Don’t put off that vital ‘see you soon’ visit
How profound and true the comments made on Terry Redhead’s welcome page.
School mates and work colleagues would have no sense of the value of time but sigh impatiently for the week to pass so they could enjoy two days of freedom.
Why as we age does time seem to pass so quickly? Are we busier, cramming more into a day to ensure we make the most of the time we may have left?
Sparing time for family, friends and loved ones is a must. How many times do we say ‘see you soon’ but never make the promised visit or phone call to arrange a meet up for coffee and chat.
I had a sad experience putting off my usual visit to a dear elderly uncle by one day. I promised to take the woolly hat he asked me knit for him to wear in the garden. About to leave for the visit I found out he had collapsed and died early that morning. I was heartbroken.
I am fortunately, although my son lives away, both my daughters live locally. I have had the joy of watching my little grandson grow from a bonny baby to the mischievous toddler he is now.
Turning to Neil’s amusing final word I find it hard to imagine him slowing down after a lifetime of working.
I retired 15 years ago and still scuttle about like a clockwork beetle. I would try to slow down but it never seemed to work until recently when I suffered a severe case of vertigo. I was horrified at how unstable I was and unable to leave the house for a few weeks. My heart went out to the housebound as like them I could not and still cannot go out unaided.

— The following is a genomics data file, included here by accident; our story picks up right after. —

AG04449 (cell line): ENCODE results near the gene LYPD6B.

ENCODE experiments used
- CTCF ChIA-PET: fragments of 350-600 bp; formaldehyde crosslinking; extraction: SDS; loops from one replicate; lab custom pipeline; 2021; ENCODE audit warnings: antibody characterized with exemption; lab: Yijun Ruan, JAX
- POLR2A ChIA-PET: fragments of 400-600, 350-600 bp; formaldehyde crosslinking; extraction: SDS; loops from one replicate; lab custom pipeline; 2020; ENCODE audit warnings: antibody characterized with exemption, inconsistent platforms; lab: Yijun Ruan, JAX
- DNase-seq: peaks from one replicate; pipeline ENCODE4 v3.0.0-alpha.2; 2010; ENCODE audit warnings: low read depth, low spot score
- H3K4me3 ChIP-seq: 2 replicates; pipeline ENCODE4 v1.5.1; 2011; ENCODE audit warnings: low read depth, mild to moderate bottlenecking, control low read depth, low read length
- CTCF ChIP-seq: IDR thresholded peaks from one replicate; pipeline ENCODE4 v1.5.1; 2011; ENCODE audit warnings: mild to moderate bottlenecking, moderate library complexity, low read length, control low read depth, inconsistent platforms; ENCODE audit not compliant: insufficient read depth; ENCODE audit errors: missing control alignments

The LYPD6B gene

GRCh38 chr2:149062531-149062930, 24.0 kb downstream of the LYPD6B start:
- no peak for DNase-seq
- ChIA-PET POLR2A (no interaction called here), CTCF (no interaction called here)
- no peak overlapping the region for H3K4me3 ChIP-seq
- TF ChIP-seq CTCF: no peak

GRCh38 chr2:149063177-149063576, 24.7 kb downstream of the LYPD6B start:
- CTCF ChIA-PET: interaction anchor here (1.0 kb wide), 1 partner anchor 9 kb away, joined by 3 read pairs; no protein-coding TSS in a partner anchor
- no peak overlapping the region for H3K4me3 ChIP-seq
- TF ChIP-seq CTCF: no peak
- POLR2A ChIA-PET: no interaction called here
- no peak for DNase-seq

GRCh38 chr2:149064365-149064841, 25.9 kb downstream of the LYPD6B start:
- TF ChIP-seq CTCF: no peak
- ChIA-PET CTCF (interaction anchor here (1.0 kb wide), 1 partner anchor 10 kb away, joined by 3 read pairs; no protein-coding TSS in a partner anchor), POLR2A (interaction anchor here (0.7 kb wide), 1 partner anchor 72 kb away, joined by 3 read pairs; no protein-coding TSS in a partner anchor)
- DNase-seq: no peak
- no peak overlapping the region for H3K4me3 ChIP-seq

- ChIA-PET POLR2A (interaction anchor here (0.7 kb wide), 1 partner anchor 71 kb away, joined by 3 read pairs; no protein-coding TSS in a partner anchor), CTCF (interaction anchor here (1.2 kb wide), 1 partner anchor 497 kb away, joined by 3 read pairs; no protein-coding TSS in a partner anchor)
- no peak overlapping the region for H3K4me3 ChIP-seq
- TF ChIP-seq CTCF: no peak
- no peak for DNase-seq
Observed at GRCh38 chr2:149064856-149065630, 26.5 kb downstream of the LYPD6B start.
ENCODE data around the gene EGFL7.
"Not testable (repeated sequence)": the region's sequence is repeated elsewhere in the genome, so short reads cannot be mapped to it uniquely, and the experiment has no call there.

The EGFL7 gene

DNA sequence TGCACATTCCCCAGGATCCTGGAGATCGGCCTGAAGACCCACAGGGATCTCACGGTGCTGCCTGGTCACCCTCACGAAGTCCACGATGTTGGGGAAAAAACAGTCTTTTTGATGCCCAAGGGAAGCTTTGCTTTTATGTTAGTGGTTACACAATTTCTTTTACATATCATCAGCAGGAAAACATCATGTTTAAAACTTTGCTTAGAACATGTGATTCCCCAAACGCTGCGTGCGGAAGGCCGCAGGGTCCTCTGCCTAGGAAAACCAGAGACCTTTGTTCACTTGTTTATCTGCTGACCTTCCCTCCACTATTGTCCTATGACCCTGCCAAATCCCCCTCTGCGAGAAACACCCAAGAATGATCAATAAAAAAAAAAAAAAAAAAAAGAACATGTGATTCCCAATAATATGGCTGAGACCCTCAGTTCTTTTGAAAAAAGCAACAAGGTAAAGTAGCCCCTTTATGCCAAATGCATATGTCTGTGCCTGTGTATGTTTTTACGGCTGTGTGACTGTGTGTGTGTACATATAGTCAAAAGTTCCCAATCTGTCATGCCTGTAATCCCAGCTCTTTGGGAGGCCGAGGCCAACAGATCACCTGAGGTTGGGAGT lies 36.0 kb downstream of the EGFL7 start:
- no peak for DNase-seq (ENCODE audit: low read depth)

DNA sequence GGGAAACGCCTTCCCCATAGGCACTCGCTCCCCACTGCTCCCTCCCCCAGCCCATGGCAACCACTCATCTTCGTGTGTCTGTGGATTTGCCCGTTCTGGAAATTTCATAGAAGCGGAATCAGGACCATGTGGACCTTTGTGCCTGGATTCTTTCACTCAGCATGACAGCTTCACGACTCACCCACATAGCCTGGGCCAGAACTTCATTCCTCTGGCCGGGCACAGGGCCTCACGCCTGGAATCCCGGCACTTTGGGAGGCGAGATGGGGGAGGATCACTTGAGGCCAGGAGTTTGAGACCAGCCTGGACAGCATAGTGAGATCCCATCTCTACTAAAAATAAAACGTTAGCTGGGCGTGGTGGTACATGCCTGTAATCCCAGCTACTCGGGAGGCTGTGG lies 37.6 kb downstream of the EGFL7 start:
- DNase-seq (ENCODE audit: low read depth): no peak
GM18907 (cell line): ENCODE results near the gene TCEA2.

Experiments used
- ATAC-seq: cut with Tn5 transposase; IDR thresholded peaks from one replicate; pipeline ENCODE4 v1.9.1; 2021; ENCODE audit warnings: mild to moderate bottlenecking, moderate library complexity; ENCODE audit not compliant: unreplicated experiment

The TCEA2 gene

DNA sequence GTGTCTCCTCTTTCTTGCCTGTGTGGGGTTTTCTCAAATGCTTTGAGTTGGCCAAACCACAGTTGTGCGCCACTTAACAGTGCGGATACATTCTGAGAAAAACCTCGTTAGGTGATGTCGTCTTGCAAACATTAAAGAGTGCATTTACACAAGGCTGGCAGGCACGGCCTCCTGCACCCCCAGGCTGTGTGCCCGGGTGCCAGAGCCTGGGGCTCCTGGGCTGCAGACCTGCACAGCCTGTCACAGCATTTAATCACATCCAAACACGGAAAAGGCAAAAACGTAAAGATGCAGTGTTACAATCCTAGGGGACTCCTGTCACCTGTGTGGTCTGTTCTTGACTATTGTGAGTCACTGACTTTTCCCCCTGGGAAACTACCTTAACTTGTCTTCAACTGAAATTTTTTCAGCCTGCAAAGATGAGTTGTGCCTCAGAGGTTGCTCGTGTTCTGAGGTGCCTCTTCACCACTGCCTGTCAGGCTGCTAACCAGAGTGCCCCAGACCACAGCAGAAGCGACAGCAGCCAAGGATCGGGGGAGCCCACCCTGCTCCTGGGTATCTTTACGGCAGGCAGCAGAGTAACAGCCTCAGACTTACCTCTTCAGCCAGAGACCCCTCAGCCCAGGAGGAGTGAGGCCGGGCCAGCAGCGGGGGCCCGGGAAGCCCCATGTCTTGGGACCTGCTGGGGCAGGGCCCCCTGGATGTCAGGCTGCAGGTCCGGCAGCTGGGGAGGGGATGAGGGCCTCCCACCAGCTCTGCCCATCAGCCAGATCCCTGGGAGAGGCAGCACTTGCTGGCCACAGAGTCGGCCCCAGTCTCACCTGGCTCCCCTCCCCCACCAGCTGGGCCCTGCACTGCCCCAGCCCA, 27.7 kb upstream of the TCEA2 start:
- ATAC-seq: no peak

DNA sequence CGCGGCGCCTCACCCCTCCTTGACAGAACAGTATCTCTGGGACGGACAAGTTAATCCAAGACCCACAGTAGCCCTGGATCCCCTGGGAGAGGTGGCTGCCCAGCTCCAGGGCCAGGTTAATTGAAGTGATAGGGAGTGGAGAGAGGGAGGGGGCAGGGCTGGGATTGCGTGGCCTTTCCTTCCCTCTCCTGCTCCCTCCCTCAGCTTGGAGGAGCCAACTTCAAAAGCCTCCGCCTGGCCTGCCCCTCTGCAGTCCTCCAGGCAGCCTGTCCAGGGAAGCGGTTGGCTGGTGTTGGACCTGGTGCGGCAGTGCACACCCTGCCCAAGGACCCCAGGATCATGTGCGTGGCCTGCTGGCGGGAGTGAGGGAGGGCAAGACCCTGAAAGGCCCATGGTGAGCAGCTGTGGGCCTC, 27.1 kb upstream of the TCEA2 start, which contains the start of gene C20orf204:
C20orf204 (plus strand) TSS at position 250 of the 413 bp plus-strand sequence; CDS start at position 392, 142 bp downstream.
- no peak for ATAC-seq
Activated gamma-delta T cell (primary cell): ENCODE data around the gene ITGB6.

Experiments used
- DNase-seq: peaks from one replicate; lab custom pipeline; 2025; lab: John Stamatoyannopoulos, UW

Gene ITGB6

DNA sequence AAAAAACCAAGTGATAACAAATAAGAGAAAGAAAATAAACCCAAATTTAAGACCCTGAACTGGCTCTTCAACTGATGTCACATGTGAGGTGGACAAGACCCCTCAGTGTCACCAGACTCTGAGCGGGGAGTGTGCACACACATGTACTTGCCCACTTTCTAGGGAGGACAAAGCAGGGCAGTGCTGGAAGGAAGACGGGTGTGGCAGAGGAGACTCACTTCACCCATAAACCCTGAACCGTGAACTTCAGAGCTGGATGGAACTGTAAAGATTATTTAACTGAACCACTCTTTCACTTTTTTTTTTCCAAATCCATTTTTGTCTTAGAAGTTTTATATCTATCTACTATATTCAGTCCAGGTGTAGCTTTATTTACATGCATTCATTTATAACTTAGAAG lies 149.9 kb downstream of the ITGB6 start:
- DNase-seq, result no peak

As much as I enjoyed reading Neil’s page, sorry Neil, but the image of a cloth cap just do not suit you.
I also agree with Margaret Haley’s comments on the amount of food wastage. Surely it is down to the fact that most things come packaged.
We would buy loose cheese wrapped in greaseproof paper, the same with bacon and cold meats. The meat would be bought from a butcher and fish from a fishmonger, wrapped and no sell buy date.
With no freezers to store food we would not buy the large amounts we see piled into customers’ trolleys as we do today.
A visit to the market would provide us with potatoes, fruit and veg, just enough to last until we needed to restock.
Milk was delivered daily by a friendly milkman and there were no plastic containers needing to be recycled.
We can still do much of this type of shopping if we support farmer’s markets, butchers, fishmongers and avoid supermarkets.
Perhaps this may reduce wastage. Perhaps it is worth a try, plus more home cooking rather than processed food. ANN RAMSBOTTOM Little Plumstead Norfolk